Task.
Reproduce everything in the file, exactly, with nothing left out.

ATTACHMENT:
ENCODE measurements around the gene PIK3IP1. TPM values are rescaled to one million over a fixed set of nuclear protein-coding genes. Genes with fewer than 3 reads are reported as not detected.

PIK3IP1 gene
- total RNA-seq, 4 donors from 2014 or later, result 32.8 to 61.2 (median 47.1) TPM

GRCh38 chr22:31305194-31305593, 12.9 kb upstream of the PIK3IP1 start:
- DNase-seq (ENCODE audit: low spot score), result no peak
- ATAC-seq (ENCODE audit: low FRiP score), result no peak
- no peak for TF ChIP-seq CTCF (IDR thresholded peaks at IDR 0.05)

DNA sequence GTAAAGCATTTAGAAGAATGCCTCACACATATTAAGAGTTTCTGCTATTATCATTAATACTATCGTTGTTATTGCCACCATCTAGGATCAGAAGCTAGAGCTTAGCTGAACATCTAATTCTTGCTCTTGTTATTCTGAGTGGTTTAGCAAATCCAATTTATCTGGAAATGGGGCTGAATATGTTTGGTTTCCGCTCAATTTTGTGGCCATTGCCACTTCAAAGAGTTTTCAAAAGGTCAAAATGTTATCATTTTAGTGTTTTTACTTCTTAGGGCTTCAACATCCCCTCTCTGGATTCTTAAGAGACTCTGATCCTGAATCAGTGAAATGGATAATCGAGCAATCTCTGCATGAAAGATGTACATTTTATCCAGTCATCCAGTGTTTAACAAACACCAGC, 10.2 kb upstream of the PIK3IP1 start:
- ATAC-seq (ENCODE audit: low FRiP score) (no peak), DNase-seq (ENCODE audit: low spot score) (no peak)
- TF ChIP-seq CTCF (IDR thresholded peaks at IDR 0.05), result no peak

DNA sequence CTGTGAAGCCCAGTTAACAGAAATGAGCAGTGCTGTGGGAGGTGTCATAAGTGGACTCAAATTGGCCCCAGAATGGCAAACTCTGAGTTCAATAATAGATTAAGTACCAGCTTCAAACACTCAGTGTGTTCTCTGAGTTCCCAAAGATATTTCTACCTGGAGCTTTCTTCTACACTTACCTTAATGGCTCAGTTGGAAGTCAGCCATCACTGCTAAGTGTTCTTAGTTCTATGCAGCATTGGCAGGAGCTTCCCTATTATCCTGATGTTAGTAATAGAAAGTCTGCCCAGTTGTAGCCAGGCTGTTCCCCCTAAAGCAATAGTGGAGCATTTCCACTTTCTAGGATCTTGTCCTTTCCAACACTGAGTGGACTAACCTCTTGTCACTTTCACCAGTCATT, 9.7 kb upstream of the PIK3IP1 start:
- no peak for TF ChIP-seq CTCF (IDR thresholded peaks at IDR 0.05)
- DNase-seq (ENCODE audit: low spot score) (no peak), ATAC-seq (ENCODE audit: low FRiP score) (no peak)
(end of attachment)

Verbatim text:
ENCODE measurements around the gene PIK3IP1. TPM values are rescaled to one million over a fixed set of nuclear protein-coding genes. Genes with fewer than 3 reads are reported as not detected.

PIK3IP1 gene
- total RNA-seq, 4 donors from 2014 or later, result 32.8 to 61.2 (median 47.1) TPM

GRCh38 chr22:31305194-31305593, 12.9 kb upstream of the PIK3IP1 start:
- DNase-seq (ENCODE audit: low spot score), result no peak
- ATAC-seq (ENCODE audit: low FRiP score), result no peak
- no peak for TF ChIP-seq CTCF (IDR thresholded peaks at IDR 0.05)

DNA sequence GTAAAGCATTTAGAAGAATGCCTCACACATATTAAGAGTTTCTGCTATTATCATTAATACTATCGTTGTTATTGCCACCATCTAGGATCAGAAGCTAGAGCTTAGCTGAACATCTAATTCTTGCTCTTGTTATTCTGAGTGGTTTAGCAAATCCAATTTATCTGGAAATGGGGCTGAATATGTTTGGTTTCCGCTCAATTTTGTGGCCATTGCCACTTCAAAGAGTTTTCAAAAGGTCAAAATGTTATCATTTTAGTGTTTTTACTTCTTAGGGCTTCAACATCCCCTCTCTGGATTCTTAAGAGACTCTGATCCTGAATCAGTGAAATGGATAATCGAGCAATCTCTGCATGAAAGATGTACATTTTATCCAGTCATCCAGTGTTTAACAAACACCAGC, 10.2 kb upstream of the PIK3IP1 start:
- ATAC-seq (ENCODE audit: low FRiP score) (no peak), DNase-seq (ENCODE audit: low spot score) (no peak)
- TF ChIP-seq CTCF (IDR thresholded peaks at IDR 0.05), result no peak

DNA sequence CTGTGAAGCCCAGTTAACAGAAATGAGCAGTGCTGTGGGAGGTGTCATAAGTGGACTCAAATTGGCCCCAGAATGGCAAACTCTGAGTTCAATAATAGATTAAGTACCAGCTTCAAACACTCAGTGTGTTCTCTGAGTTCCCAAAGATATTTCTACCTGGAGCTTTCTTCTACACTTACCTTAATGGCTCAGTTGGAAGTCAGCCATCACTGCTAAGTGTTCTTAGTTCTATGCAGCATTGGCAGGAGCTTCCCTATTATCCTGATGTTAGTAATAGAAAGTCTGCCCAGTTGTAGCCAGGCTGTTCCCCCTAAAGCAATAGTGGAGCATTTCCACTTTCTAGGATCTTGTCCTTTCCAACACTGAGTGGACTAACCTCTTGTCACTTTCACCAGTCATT, 9.7 kb upstream of the PIK3IP1 start:
- no peak for TF ChIP-seq CTCF (IDR thresholded peaks at IDR 0.05)
- DNase-seq (ENCODE audit: low spot score) (no peak), ATAC-seq (ENCODE audit: low FRiP score) (no peak)